City Press reports that it is this lethal combination that makes the CEO of the Board of Healthcare Funders, Humphrey Zokufa, believe that medical aid schemes are at risk of collapsing. “What we are seeing right now is that schemes are paying out more than they collect per annum. Some schemes are even using their reserves to pay for claims. “This is not an ideal situation and it is not sustainable in the long term,” said Zokufa.
The Board of Healthcare Funders represents the interests of 65% of the country’s medical aid schemes, but works with most of them in one way or another. Zokufa explained that when schemes paid out more than they collected, premiums were bound to go up. “This is what we have been seeing in the past couple of years, with schemes increasing their premiums far higher than the inflation rate. Medical schemes are trying to match what they pay out. The downside to this is that when premiums increase, it’s the members who suffer,” he said.
Elsabé Conradie, GM of stakeholder relations at the Council for Medical Schemes, agreed, saying that members were the ones who bore the burden of hefty annual increases. She explained that the reason medical aid premiums were escalating every year was primarily because of the high prices charged by service providers, mainly specialists. She also cited the decline in the number of young, healthy people signing up for medical aid schemes. This group usually cross-subsidises the old and sick members of a medical aid scheme.
Zokufa also pinned the blame on specialists and private hospitals, as both were claiming exorbitant amounts from medical aids. “Specialists and private hospitals have free rein in this country. They charge whatever they want because their prices are not regulated,” he said. “When you look at private healthcare expenditure in the last 10 years, you will see that 60% of the budget goes to specialists and private hospitals, while general practitioners and other entities share the remainder of the pie. This situation is not healthy or adequate because it fuels the contribution increases and impacts on the money paid by members to cover the shortfall on their medical bills,” he said.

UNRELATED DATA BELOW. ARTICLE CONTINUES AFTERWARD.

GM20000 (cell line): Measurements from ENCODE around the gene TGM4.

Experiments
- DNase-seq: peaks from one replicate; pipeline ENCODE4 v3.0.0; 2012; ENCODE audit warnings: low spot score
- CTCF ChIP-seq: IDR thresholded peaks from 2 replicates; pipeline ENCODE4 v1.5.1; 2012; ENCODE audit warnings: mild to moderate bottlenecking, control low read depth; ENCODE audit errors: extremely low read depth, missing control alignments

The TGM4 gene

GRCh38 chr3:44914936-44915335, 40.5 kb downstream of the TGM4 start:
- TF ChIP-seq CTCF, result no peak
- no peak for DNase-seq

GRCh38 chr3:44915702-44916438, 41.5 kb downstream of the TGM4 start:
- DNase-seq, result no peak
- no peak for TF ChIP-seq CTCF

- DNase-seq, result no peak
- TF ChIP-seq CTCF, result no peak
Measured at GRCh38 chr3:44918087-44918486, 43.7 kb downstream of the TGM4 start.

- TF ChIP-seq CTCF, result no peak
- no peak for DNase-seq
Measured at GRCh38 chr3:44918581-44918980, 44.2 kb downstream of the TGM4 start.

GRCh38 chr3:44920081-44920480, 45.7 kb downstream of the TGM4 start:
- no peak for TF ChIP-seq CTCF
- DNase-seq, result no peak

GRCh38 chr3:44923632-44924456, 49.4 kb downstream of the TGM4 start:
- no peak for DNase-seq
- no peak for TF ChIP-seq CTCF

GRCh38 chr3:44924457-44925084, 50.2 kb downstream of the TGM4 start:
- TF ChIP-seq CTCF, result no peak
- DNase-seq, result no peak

Believes the judgment is bad news for consumers.
The Board of Healthcare Funders (BHF) will appeal against a court ruling that requires medical aids to pay in full for prescribed minimum benefits’ (PMB) conditions.
“The BHF believes the judgment is bad news for consumers, as the uncertainty with regards to pricing of healthcare will continue,” it said in a statement on Thursday.
On Monday, the High Court in Pretoria ruled that PMBs, which protect members of medical schemes, must remain in place.
The BHF was one of the respondents in the case.
It was hoping the court would give a clear understanding of the implications of regulation eight of the Medical Schemes Act 131 of 1998.
The regulation states that medical schemes must pay for the diagnosis, treatment and care of all PMB conditions in full, or at the price charged by the health care provider.
Therefore, private healthcare providers, could for example, inflate their prices with the knowledge that it exceeded costs that might be incurred by government hospitals, clinics and the like.
The industry body said it would appeal the ruling as the principles and merits of the matter did not appear to have been considered.
“We believe that this judgment may negatively affect the sustainability of medical schemes, which have been under severe financial pressure due to the opportunistic and reckless charging by some healthcare providers for PMB.”
It said it was concerned that medical schemes may have no choice but to raise contribution premiums and this would affect its members.
“Over the past few years, the healthcare provider fraternity has been partly or fully responsible for the scrapping of all healthcare pricing guidelines and undermining the coding structure.”
This had increased costs within the private healthcare sector.
“We believe that the judgment will allow this untenable situation to continue,” said the BHF.
*** FROM MONEYWEB 10 NOV 2011